The cousin said Tariq’s grueling schedule left little down time, “because of all the protests they did. He went to meetings instead of doing the things he likes.”
Nour added: “His lawyer, he really sticks around him like glue. He won’t even let me talk to him sometimes.”
Tariq’s aunt, Fatima Abu Khdeir, said she sympathizes with her nephew, who has been thrust into a political world that he never paid attention to before.
As he makes his way, she said, it’s obvious he still is trying to make sense of his beating and imprisonment, and of his cousin’s violent death.
“He never, never was involved with politics,” Fatima Khdeir said of Tariq, referring to the boy she knew before he went off to east Jerusalem for his summer vacation. “But right now, it’s like his whole life has flipped to politics. He hates it. Really, he hates it. He told me: ‘Nobody will let me breathe. Nobody will leave me alone with my thoughts.’ But he’s thinking about his cousin.”
An Innocent Kid
Tariq Khdeir was born on a spring day in 1999 in Baltimore, where he lived until he was 11. It was then that his mother, distressed at the poor quality of the city’s public schools, arranged for the family’s move to Florida.
Growing up, Tariq fished obsessively, applied himself at school, played sports and video games, and trapped lizards in the wilds of suburban Florida so that he could use them to tease his little sister.
As a teenager he was more interested in wearing good cologne and having the right kind of shoes than he was in Middle East politics.
“I used to worry about stupid things,” Tariq said, recalling his life before the beating.
And though he sometimes could have a quick temper, according to his cousin Nour, he never got in serious trouble in Florida — a point confirmed by the absence of any police records.
Tariq visited Palestine twice during his childhood, first when he was 1 and again when he was 4, but he remembered little as he boarded the plane in June for a long-awaited return.
As he made his way there, he said, he knew the plight of the Palestinians in only the most abstract way. “I was like, ‘Oh, yeah, there’s a lot of people dying,’” he said. “Then I went. Now I care way more.
“I was an innocent kid. Visiting Palestine. Just visiting my family.”
He was barely a week into the trip when his 16-year-old cousin, Mohammed Khdeir was kidnapped by Israeli extremists and burned to death. Swept up in the resulting protests, Tariq was corralled by a pair of Israeli policemen. According to the official Israeli account — a version Tariq denies — the teenager donned a mask, joined a mob and attacked authorities with a slingshot before he was detained.
Tariq said the police officers attacked him unprovoked. He said they pushed his face into the dirt and secured his hands behind his back with plastic ties. What happened next was captured in a grainy cellphone video.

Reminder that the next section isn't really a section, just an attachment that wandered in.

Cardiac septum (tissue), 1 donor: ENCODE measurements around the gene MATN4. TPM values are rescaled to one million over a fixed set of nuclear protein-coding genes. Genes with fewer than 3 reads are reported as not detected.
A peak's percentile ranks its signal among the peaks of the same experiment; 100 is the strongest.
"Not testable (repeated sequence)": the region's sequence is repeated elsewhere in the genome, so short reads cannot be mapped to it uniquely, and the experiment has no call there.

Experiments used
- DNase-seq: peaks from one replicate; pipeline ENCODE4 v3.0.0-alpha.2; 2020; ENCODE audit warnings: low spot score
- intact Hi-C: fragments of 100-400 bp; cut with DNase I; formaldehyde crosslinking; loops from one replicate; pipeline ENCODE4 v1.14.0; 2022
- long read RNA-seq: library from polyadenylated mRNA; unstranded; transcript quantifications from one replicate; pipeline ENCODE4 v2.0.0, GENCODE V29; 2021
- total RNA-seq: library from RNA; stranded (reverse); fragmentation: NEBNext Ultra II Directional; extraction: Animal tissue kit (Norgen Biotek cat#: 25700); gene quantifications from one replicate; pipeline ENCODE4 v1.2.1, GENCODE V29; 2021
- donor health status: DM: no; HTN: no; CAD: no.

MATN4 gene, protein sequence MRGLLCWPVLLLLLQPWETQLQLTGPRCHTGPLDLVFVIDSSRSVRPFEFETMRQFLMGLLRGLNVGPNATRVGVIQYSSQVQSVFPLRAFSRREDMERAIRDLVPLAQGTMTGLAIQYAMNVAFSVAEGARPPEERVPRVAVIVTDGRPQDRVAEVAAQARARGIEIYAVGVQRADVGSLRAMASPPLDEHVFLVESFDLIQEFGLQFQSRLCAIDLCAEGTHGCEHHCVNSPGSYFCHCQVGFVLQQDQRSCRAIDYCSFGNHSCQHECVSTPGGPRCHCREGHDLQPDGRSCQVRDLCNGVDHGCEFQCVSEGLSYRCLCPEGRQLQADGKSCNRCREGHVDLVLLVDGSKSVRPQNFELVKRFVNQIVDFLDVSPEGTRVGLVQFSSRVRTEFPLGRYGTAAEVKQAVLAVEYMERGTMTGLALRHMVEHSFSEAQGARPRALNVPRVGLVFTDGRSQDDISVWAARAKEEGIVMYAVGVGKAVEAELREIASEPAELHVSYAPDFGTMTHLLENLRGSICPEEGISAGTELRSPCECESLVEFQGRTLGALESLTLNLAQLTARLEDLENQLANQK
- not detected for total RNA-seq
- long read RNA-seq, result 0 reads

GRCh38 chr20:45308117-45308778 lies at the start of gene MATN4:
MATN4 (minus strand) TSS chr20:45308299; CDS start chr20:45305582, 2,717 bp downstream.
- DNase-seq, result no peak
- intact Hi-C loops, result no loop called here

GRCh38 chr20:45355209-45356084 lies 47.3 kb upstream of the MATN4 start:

Tariq remained in jail, thinking about his murdered cousin and nursing his wounds, for five days.
“The whole time I was locked up, I was thinking: How did I get here? Why did I get here?” Tariq said.
Ultimately, he was released without facing charges — a circumstance that, paired with Tariq’s rough treatment, has his family exploring legal action in Israeli, U.S. and international courts. Israeli authorities have announced that one of the several policemen seen on video taking part in the beating of the teen is under investigation.
When he finally started for home in mid-July, it was anybody’s guess how he would respond — whether he had come to hate his captors, and, by extension, all Jews. Whether he would become another voice calling for revenge.
‘No Child Deserves To Die’
It was how he finally responded that launched him on his current path. Just off the plane at Tampa International Airport, the teenager walked up to a bank of microphones and said, in a clear and measured voice:
“I am only 15, but I will never think about freedom the same way as I did two months ago. No child, whether they are Palestinian or Israeli, deserves to die.”
Later, during his interview at home with the Forward, he elaborated. There’s no reason to hate Jews, he said, whether in Palestine or anywhere else. “They’re just normal people like us. They’re not bad people. We’re not against them,” he said.
“I think some of our biggest allies in this have been members of the Jewish community,” added his lawyer, Shibly, who was listening in over a speakerphone.
By now, Tariq was stifling yawns and starting to stretch out on the couch in his living room. He was just off a long stretch of traveling, and he had a jam-packed schedule ahead of him. He also was set to start his sophomore year at his Islamic private school, the Universal Academy of Florida, in just a few weeks.
Navigating high school as a living flashpoint in a bitter political conflict would take its own figuring out. But he didn’t have time to worry about it just now. He had planes to catch, a message to get across.
“I just want to spread the word,” Tariq said, trailing off.
“Hopefully someone will listen,” said his mother, finishing the thought.
Michael LaForgia is a 2014 winner of the Pulitzer Prize for local reporting. Contact him at email@example.com